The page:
# Calculating required V &amp; I from batteries through inverter

I am stumbling on a single calculation, which I hope you maybe able to help with. I will begin with a simple description: (Numbers are just for descriptive purposes)

Solar panel 12v - 50W, this charges 2 - 150Ah batteries through a charge controller. This means that when the batteries are fully charged, I will have 150 hours, of running a device that consumes 1 Amp of current. But this is at 12v, simply put: 12v x 1 = 12W, so I can run - say a 12V, 12W light buld for 150 hours with this capacity.

Now the issues arises, when you add an inverter to the mix, that is now supplying an AC voltage and current to a device, lets say a 1kW heater. I want to be able to calculate how long the battery will last, if I run this heater through the inverter for a given period of time. To calculate for the heater is easy, 1,000 / 110 = 9 Amps.

But this is 9 Amps, and 110v, and my calculations earlier were for the battery, let alone they are for DC and not AC too. Is there a method that I can use to calculate, for the given output of the batteries through the inverter (less the inverters effeciency of course (~80%), that will give me the draw that the inverter will draw from the batteries? I just want to be able to calculate, for a given AC draw on the AC side of the inverter, the inverter will draw X amount from the batteries - which then converted into AH, will tell me roughly how long the batteries will last when they are fully charged.

After reading a whole bunch of postings here, I have not seen this come up...

• Solar Expert Posts: 253 ✭✭
Re: Calculating required V & I from batteries through inverter

I think it's easier to think in terms of watt-hours for this kind of calculation, as the unit of energy will be independent of voltage and current.

So, 12V x 150 Ah = 1800 watt hours.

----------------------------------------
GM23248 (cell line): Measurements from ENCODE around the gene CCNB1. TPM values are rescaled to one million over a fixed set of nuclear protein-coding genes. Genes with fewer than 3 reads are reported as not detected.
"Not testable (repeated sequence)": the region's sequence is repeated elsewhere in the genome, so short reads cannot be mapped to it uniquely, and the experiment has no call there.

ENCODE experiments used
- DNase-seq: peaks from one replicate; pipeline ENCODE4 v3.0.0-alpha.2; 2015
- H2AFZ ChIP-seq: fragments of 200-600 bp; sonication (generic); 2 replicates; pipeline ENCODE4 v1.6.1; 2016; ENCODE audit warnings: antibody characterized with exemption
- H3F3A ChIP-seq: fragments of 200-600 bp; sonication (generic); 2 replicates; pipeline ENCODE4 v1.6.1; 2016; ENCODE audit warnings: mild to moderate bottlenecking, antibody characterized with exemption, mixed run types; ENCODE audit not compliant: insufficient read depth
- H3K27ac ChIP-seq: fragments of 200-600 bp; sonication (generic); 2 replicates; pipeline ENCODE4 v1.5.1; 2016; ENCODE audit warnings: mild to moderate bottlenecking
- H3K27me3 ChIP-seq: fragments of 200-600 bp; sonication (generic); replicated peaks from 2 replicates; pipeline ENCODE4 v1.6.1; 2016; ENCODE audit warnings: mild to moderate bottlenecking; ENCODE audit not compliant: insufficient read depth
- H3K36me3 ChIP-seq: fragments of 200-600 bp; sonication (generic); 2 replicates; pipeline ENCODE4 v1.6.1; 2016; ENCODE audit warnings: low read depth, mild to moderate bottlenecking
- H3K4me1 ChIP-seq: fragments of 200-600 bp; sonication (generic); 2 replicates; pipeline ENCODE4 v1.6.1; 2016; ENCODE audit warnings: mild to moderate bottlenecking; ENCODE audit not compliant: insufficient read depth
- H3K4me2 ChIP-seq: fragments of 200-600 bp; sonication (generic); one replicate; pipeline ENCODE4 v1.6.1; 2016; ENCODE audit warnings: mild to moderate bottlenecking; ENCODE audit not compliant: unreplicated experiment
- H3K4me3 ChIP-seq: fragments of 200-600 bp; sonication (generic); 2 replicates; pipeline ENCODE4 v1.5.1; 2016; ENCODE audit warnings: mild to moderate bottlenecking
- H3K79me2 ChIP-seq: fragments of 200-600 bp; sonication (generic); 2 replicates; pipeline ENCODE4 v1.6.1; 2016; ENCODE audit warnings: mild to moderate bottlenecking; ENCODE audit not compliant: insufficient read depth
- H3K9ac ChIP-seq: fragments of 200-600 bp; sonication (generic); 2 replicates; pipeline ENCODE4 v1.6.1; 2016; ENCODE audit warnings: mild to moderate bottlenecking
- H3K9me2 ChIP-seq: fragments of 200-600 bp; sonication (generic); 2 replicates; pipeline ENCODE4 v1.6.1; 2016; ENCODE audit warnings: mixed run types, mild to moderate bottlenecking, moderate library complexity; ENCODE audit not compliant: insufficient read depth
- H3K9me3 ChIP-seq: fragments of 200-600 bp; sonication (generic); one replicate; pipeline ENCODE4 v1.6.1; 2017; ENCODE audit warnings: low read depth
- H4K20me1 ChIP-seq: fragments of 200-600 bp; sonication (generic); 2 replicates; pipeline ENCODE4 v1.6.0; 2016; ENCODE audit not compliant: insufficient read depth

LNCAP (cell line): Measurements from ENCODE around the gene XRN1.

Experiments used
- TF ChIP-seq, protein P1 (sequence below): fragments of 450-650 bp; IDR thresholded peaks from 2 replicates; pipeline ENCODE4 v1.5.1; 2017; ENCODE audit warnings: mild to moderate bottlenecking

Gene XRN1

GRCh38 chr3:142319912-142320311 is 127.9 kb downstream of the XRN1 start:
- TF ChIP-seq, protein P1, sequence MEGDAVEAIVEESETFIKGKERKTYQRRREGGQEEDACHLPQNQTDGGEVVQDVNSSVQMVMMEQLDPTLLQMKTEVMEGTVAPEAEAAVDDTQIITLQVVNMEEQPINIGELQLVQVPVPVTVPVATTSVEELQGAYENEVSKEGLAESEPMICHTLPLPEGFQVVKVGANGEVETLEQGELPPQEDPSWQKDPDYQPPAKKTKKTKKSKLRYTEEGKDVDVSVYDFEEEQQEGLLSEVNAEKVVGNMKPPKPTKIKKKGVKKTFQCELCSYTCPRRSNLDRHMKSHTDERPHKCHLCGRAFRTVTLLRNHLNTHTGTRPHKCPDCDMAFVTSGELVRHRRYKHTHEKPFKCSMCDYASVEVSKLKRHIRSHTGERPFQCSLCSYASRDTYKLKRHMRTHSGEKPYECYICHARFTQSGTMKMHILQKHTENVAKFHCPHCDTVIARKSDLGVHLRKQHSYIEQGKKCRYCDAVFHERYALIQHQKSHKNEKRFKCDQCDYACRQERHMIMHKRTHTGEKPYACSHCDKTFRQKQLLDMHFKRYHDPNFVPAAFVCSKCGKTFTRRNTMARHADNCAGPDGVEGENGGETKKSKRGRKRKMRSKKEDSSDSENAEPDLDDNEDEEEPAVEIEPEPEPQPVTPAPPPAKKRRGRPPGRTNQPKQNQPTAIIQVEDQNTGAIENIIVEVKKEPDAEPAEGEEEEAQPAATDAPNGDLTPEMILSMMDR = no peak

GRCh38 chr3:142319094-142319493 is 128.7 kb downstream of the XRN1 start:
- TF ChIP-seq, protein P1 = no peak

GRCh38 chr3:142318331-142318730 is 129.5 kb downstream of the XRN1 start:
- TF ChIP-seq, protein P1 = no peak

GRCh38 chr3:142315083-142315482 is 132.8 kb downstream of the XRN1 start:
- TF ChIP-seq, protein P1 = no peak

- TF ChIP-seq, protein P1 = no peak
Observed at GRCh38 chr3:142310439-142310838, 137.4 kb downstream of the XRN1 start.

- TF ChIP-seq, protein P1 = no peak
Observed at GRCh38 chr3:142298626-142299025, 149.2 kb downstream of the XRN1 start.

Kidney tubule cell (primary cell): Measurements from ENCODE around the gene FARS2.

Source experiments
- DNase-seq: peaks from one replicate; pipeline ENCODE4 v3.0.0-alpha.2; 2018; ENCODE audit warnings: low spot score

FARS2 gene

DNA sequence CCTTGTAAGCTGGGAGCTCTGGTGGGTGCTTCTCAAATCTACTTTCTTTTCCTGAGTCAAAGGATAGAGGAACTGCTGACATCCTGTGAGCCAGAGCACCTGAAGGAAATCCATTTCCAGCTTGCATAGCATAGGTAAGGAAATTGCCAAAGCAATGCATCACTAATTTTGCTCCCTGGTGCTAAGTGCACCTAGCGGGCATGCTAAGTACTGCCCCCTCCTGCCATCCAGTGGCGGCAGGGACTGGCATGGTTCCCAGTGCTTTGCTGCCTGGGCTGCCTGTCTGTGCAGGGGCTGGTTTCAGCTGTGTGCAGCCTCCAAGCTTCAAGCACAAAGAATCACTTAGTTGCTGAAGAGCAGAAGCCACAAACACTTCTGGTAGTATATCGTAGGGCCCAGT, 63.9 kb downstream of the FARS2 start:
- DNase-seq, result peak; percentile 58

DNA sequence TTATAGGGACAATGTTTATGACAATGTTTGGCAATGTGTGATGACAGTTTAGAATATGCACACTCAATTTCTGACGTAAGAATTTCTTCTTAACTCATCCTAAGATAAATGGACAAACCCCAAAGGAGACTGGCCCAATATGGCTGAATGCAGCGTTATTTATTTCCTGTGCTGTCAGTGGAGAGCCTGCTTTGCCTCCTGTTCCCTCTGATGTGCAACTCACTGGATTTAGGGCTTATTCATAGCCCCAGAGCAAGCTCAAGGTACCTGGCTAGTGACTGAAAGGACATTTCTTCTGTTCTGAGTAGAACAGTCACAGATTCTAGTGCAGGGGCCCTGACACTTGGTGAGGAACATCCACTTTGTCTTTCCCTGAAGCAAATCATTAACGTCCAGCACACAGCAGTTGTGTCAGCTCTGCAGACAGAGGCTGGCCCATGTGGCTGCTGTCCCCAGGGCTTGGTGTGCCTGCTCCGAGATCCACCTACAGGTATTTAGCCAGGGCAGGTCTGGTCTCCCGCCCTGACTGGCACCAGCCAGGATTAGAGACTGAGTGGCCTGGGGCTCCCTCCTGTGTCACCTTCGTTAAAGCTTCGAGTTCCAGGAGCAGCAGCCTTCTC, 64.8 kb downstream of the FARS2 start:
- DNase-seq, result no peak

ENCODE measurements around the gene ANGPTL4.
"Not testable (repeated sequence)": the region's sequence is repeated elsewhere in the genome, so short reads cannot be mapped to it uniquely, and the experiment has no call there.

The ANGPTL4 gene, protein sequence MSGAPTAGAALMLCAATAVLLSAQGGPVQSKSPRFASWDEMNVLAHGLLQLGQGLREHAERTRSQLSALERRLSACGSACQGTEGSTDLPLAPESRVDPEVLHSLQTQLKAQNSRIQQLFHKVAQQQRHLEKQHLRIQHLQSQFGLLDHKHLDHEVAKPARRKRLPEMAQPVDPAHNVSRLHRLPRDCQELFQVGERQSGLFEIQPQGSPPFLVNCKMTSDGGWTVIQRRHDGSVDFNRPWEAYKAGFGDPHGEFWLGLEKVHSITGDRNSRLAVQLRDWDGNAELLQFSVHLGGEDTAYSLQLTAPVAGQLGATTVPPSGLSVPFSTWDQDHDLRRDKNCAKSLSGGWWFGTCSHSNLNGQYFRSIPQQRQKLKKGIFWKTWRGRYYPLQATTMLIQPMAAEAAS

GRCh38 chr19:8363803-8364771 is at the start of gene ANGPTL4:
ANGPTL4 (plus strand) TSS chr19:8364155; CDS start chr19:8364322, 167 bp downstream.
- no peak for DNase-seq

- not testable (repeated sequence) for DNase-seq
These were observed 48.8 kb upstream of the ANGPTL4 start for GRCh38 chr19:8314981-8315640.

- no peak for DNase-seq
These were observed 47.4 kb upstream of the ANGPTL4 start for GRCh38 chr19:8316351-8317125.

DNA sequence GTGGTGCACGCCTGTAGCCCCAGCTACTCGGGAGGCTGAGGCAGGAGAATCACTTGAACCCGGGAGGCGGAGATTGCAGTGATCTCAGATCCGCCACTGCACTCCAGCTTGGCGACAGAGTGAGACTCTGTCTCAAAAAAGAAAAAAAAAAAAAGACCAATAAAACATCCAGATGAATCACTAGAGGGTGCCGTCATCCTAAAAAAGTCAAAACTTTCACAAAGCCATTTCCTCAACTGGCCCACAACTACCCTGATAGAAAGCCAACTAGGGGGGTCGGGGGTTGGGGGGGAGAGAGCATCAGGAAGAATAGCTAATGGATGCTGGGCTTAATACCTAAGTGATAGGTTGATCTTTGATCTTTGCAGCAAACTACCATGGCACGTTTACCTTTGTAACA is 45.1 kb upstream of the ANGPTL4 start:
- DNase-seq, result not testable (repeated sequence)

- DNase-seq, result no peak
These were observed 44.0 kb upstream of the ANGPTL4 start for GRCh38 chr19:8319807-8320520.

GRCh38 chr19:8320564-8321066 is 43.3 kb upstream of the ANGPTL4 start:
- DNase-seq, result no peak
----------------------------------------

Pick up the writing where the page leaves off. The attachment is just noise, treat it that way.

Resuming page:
Trying to run a 1000 W heater, 1800 Wh / 1000 W = 1.8 hours run time.

Subject to the other real-world considerations of efficiency, battery discharge curve, etc. that you mentioned.

BTW, this is not too bad an illustration of why insulation is very cheap compared to generating heat.
Re: Calculating required V & I from batteries through inverter

Hey terribletrouble
I'm sure you know by now, after reading a lot of these posts, that you should never discharge your battery past 50%, therefore, your run time would be cut to 0.9 hours, now calculate in the inefficiencies of the batteries, inverter etc., and you're down to perhaps 30 minutes, more or probably less.
Also, your 50 watt PV, will put out less than 3 amps (a trickle charge) in full sun, and again looking at inefficiencies, it could take over 30 hours of full sun to bring the batteries back from 50% state of charge.
Assuming 5 hours full sun every day, that would be 6 days of full sun, to get 30 minutes of running your 1000 watt heater.
But don't give up on solar, just change your focus to other more practical uses, such as running CF lights. Let us know how you make out and don't be afraid to ask questions.
Cheers and good luck
Wayne
• Solar Expert Posts: 10,300 ✭✭✭✭
Re: Calculating required V & I from batteries through inverter